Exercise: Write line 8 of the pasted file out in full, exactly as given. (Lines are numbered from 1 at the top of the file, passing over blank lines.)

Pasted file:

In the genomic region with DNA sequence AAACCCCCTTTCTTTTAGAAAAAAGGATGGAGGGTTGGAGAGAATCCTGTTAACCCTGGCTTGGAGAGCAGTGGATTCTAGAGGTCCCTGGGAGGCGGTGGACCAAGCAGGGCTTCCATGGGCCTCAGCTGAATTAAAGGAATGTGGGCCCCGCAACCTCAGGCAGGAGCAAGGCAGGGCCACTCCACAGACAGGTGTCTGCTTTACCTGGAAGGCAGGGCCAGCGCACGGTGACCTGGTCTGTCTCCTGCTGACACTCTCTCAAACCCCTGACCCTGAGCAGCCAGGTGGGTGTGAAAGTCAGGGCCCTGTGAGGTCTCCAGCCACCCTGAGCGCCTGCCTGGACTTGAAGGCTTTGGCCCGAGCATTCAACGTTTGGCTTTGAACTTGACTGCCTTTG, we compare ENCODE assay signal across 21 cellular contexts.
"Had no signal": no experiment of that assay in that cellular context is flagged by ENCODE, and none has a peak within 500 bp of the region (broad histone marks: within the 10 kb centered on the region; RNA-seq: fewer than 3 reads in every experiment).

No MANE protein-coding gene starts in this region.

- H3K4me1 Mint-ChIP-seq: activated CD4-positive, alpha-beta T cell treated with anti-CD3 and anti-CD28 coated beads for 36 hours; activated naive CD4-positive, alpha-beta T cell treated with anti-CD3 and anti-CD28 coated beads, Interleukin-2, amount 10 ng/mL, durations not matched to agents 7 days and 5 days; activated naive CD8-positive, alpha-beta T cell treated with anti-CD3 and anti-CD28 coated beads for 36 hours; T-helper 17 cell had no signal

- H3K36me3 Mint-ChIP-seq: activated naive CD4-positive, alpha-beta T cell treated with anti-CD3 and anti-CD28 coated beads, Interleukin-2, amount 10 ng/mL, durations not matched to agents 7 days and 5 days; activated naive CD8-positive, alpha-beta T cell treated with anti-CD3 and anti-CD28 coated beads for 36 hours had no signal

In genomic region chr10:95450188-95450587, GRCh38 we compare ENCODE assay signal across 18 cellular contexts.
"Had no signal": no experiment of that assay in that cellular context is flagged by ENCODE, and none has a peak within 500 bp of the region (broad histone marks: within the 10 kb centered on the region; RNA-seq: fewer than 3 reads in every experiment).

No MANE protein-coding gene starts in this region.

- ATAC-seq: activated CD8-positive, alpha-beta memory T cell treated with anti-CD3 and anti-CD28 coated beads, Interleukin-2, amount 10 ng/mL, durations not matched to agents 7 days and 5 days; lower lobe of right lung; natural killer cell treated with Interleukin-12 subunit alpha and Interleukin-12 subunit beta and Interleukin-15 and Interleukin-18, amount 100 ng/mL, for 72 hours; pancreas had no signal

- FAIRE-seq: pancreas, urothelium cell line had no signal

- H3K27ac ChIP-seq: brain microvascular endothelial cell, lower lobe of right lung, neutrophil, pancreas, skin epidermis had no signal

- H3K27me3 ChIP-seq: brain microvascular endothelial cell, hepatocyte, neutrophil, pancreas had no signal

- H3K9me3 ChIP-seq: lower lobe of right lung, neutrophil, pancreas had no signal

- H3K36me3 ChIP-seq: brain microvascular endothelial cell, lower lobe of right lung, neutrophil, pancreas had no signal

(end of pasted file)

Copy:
No MANE protein-coding gene starts in this region.